Texas (Spanish: Texas or Tejas [ˈtexas]) is the second most populous and second largest state by area of the 50 states in the United States of America. Geographically located in the south central part of the country, Texas shares borders with the other U.S. states of Louisiana to the east, Arkansas to the northeast, Oklahoma to the north, New Mexico to the west, and an international border with the Mexican states of Chihuahua, Coahuila, Nuevo León and Tamaulipas to the southwest, along with the Gulf of Mexico to the southeast.
Houston is the largest city in Texas and the fourth-largest in the United States, while San Antonio is the second largest in the state and seventh largest in the United States. Dallas–Fort Worth and Greater Houston are the fourth and fifth largest United States metropolitan statistical areas, respectively. Other major cities include Austin (the state capital) and El Paso. Texas is nicknamed the Lone Star State to signify Texas as a former independent republic, and as a reminder of the state's struggle for independence from Mexico. The "Lone Star" can be found on the Texan state flag and on the Texan state seal. The origin of the state name, Texas, is from the word, "Tejas", which means 'friends' in the Caddo language.
Due to its size and geologic features such as the Balcones Fault, Texas contains diverse landscapes that resemble both the American South and Southwest. Although popularly associated with the Southwestern deserts, less than 10 percent of Texas' land area is desert. Most of the population centers are located in areas of former prairies, grasslands, forests, and the coastline. Traveling from east to west, one can observe terrain that ranges from coastal swamps and piney woods, to rolling plains and rugged hills, and finally the desert and mountains of the Big Bend.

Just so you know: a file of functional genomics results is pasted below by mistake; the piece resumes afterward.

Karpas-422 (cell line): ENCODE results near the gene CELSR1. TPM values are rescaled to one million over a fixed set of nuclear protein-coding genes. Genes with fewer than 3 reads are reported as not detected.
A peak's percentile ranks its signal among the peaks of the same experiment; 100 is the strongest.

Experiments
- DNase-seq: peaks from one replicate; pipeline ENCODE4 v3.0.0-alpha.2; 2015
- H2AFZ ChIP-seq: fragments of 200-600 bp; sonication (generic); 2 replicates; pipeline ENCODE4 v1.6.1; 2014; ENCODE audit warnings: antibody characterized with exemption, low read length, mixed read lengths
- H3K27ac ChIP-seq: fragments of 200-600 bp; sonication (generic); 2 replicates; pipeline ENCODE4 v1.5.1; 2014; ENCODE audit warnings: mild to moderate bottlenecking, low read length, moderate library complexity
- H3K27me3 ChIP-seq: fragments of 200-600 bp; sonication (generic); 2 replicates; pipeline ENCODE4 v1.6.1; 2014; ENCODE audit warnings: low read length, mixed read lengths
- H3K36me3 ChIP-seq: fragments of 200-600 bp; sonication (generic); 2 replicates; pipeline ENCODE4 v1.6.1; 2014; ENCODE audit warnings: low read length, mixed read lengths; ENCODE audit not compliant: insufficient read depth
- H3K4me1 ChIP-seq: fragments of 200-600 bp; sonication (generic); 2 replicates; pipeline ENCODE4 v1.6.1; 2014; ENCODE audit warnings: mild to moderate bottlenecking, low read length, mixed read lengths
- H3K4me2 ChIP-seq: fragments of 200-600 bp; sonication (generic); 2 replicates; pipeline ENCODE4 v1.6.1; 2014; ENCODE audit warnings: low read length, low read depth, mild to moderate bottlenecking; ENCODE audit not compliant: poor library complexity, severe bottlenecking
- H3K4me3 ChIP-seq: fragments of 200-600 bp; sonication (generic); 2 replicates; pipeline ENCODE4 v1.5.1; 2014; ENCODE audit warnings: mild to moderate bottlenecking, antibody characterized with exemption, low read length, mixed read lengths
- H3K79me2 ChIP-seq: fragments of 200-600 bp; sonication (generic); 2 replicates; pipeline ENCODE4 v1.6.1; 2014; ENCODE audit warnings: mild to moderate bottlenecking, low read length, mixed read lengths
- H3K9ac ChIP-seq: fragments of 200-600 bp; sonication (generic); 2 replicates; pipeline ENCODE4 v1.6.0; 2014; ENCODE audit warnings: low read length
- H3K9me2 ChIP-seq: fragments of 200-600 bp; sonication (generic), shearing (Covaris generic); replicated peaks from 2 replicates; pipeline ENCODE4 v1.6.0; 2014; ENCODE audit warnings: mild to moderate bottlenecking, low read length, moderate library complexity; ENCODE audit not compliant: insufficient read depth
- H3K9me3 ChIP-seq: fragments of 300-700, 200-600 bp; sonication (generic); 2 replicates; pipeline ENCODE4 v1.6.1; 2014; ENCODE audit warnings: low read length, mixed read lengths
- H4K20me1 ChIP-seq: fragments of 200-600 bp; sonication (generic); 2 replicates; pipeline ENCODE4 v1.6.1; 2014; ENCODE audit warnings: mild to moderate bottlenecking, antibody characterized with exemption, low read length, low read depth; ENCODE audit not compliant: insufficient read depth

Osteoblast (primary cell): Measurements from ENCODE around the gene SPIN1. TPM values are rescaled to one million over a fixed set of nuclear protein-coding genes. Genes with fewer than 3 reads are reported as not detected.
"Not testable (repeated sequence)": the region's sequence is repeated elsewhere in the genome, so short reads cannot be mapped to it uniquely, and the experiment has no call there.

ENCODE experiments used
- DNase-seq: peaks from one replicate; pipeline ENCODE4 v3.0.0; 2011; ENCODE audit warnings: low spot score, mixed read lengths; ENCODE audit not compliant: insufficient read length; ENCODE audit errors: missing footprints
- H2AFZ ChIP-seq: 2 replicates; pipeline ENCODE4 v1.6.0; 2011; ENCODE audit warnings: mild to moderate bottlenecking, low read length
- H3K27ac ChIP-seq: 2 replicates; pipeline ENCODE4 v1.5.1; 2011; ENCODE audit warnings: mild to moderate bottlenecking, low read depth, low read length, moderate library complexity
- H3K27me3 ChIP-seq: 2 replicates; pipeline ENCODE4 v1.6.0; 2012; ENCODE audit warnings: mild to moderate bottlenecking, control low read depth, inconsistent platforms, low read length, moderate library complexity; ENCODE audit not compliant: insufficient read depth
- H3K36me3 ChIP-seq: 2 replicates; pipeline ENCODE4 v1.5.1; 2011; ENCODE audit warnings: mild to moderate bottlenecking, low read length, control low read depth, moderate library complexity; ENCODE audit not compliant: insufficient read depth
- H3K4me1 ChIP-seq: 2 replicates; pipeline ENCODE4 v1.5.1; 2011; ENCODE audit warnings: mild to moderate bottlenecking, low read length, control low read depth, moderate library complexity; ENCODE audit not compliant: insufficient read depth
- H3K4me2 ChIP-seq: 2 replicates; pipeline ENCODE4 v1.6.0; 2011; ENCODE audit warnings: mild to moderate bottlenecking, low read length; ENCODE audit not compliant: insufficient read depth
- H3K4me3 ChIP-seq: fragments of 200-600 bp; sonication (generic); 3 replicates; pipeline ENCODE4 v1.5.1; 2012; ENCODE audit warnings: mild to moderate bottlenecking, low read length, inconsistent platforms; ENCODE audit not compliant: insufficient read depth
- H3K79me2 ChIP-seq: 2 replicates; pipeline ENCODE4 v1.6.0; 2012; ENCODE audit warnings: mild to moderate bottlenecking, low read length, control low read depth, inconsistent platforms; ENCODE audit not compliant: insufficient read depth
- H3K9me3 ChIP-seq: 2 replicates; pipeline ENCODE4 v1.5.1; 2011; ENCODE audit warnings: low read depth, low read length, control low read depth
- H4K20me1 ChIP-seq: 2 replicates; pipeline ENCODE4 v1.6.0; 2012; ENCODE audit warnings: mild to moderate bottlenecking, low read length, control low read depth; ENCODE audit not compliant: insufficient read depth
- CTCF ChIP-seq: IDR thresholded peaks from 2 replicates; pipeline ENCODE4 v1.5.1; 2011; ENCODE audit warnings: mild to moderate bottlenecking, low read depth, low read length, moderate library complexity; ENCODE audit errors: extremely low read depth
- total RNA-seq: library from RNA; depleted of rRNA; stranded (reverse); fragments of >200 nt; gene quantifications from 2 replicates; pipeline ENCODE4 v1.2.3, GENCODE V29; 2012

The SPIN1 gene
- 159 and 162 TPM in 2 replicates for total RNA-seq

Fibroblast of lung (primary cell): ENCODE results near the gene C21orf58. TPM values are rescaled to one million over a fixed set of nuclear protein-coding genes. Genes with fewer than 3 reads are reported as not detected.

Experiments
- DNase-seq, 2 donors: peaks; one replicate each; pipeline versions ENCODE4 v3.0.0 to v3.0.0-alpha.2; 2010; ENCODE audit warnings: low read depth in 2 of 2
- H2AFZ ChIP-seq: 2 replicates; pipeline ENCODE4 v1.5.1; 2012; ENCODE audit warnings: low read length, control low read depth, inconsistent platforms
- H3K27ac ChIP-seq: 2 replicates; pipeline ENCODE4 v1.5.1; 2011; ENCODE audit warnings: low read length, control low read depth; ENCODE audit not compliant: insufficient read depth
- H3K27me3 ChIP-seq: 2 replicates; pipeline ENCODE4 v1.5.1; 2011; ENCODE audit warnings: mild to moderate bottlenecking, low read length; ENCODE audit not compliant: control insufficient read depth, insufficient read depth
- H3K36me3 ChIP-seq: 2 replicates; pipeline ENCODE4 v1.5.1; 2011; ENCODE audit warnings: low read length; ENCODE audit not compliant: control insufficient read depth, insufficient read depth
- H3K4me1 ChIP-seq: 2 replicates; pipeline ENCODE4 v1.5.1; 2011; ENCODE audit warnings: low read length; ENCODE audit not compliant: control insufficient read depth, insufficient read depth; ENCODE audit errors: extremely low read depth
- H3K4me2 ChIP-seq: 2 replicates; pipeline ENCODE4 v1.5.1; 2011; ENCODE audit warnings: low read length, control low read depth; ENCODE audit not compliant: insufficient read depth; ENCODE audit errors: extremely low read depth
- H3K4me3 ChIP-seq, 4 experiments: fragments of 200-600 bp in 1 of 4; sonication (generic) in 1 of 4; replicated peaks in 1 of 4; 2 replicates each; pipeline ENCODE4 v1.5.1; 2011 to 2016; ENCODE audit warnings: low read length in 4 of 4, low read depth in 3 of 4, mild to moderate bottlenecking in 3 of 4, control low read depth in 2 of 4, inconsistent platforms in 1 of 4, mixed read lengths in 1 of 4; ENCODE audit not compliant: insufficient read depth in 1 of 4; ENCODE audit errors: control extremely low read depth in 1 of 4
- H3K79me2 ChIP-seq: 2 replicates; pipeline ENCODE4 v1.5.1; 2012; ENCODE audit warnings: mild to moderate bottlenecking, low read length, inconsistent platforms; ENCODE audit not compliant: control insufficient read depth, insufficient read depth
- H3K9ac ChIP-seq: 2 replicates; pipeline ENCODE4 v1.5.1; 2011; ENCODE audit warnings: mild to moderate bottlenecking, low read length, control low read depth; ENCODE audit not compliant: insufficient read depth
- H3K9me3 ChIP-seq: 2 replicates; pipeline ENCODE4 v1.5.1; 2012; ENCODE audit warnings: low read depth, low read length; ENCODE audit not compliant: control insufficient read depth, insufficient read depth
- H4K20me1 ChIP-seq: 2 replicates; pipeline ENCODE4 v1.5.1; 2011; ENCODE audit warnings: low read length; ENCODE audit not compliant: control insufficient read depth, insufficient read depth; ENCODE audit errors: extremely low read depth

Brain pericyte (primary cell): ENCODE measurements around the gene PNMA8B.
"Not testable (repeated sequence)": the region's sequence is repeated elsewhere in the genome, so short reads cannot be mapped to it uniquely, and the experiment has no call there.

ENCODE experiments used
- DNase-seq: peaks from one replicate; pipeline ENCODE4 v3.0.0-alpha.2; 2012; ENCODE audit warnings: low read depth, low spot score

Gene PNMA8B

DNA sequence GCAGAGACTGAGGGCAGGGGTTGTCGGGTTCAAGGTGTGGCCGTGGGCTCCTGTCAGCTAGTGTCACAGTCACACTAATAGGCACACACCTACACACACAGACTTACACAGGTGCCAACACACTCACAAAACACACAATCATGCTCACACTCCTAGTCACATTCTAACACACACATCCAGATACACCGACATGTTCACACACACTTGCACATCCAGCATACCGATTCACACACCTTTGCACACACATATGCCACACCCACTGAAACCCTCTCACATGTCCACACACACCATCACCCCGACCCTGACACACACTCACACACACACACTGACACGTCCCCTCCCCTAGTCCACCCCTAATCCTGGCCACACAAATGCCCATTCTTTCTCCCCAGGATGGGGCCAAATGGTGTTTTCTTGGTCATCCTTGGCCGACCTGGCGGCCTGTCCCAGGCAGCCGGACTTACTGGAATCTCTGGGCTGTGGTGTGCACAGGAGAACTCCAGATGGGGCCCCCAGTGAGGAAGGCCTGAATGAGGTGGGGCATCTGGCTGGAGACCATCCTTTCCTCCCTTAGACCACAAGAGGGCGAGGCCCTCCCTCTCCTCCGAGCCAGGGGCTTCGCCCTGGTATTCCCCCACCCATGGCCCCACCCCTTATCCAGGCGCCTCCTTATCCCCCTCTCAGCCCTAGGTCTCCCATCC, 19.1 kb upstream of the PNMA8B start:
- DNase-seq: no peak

The Austin City Limits Music Festival is a three-day music and art festival in Austin, Texas, produced by Capital Sports & Entertainment and Charles Attal Presents, and taking place in Zilker Park. The Festival brings together a blend of more than 130 bands on eight stages, including rock, roots, indie, Americana, country, reggae, and bluegrass.
The historic Austin City Limits television series focused for many years on Texas singer/songwriters, country and folk performers, and instrument specialists. That is changing as the award-winning television series now resembles the Festival lineup and spotlights artists of every musical genre from rhythm and blues to rock, jazz, and alternative. Performers on the PBS show in recent years have included Coldplay, Jack Johnson, Etta James, Wilco, Trey Anastasio, Franz Ferdinand, John Prine, Keith Urban, Ben Harper, Elvis Costello, and many more.
Dwight David "Ike" Eisenhower (October 14, 1890 – March 28, 1969) was an American soldier and politician. During World War II, he served as Supreme Commander of the Allied forces in Europe, with responsibility for planning and supervising the successful invasion of France and Germany in 1944-45. In 1949 he became the first supreme commander of NATO. As a Republican, he was elected the 34th President of the United States (1953–1961). As president he ended the Korean War, kept up the pressure on the Soviet Union during the Cold War, reoriented the defense budget toward nuclear weapons, launched the space race, enlarged the Social Security program, and built the interstate highway system.
Brownsville is a city in Cameron County, Texas. As of the 2000 census, the city population was 139,722. It is the county seat of Cameron County. Brownsville is located at 25°55′49″N 97°29′4″W / 25.93028°N 97.48444°W (25.930307, -97.484424), on the U.S.-Mexico border (marked here by the Rio Grande or Río Bravo del Norte) from Matamoros, Tamaulipas. According to the United States Census Bureau, the city has a total area of 215.0 km² (83.0 mi²), making it by far the largest city in the Rio Grande Valley.
Fort Texas was commissioned in 1845 less than a mile from what would become downtown Brownsville. Not even completed yet, the Mexican Army began the Siege of Fort Texas on May 3-9, 1846. One of the only two American soldiers who died in the attack was the fort's commander, Major Jacob Brown, in honor of whom the post was renamed to Fort Brown.
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Eagle Point, Caprock Canyons State Park